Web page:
Of course, we all have proclivities, skills, abilities, and inclinations. It’s not to say that one trait is necessarily better than another. What I am saying is, if left unchecked, my theology-club inclination is a clear picture of what so many of us do. We form a private club called “church” where we obsess over theological minutia. And the only people allowed into the club are the ones that can pass our doctrinal exam and know the secret handshake. But you know what? At some point, these kinds of clubs eventually lose their status as churches like the church in Ephesus, which sadly died out.
“But what about the truth?!” you exclaim.
Ah, yes. The truth. We’re all for the biblical truth. But if your religious environment is more of a cold, cliquish religious club rather than a warm, Jesus-worshiping community, it’s possible that Jesus may not even consider you a church anymore. Your church may be in danger of having your lampstand, a place from which the light of Christ goes out, taken away.
Signs You Might Be a Fundamentalist
You might be wondering at this point in the conversation why I haven’t tackled the important issues like why Christians shouldn’t cuss, chew, or go out with girls (or guys) who do.
But let’s cut to the chase and get to the heart: This isn’t about moralism. It’s about Jesus and what he’s done. It’s not about you. So here are a few diagnostic questions from a post I wrote for the Resurgence that may help:
- Do you live for the approval of others in the church?
- Do you stew over your spiritual performance and personal holiness more than you steep in what God has already accomplished for you in Jesus?
- Are you prideful about your biblical knowledge?
- Do you love to debate finer points of theology with others and get angry when you’re challenged about your views?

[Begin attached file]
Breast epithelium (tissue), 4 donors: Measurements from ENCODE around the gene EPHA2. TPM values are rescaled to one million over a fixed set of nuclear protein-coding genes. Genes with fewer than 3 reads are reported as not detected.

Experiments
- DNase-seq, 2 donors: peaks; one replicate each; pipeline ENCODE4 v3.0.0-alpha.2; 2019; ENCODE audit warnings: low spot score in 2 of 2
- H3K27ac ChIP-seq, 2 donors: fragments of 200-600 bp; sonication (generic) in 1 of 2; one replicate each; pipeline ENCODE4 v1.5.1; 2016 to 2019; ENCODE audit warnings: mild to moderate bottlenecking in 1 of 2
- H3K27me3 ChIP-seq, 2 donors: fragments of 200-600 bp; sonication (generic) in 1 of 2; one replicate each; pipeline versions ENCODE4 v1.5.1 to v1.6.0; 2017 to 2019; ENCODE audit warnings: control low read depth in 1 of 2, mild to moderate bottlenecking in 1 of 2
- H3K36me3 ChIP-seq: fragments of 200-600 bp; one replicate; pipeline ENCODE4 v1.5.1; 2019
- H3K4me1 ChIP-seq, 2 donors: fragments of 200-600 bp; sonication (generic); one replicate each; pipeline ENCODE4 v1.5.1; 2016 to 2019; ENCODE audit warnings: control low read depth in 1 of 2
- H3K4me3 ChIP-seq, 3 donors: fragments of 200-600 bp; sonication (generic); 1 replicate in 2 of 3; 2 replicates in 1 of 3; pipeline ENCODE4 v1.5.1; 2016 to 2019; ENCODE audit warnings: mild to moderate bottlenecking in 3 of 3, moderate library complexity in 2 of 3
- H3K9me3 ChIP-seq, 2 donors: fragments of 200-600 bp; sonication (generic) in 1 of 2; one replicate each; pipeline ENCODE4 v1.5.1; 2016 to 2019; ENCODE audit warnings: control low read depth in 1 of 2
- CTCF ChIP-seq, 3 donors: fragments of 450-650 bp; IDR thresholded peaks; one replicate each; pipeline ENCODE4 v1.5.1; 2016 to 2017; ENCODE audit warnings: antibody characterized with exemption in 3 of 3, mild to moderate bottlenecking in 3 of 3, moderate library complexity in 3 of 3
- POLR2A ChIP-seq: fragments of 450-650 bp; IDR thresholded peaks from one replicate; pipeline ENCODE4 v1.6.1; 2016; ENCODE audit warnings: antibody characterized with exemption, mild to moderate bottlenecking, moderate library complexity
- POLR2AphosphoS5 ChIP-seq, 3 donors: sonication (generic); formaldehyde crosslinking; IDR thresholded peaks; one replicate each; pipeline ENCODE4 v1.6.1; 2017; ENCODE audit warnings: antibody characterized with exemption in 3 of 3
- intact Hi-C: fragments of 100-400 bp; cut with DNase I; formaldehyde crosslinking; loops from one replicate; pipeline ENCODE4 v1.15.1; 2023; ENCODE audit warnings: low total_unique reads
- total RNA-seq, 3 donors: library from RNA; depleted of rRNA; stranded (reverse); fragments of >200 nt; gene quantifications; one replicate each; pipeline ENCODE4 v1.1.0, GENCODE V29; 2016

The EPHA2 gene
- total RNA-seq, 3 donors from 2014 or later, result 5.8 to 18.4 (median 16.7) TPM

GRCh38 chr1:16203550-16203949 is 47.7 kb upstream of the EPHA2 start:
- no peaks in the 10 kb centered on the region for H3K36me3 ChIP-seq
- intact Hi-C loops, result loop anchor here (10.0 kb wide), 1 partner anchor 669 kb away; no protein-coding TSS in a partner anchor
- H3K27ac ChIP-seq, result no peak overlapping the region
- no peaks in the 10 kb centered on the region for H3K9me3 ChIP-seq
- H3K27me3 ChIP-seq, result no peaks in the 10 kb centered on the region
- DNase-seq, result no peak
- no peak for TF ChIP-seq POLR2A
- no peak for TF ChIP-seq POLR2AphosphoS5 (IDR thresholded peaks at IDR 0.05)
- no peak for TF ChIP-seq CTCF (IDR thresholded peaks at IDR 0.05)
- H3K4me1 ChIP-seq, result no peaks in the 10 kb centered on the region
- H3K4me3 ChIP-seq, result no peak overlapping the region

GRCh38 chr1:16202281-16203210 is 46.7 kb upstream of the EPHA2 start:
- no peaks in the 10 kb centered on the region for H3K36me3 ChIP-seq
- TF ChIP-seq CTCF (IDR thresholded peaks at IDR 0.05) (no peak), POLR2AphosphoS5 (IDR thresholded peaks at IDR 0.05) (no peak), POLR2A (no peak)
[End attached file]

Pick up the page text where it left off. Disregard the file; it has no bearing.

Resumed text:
- Are you feeling burnt out and joyless in your service to those in the church?
- Are you uncomfortable with suffering people and find you’re quick to recite Bible verses as a way to avoid awkward, personal engagement?
If you answered “yes” to any of these, there is a good chance you have taken God’s good gifts of knowledge and used them for your own selfish purpose—to make yourself look good by looking down your nose at others. You’re just like an Ephesian stewing over the culture-ravaging effects of the Nicolaitans’ heresies.
But what Jesus has done, is doing, and will continue to do is infinitely more important than what the guys in the black hats are up to. So chill out. And repent.
Here’s the thing: we all are addicted to some sort of self-justification or shallow moralism at one time or another, myself included. So Bible nerd, I’m glad that you know some verses and can clearly articulate your rapture theories. But in the process of getting your Bible study time dialed, don’t forget about your first love: Christ and his church.
With his mouth the godless man would destroy his neighbor, but by knowledge the righteous are delivered.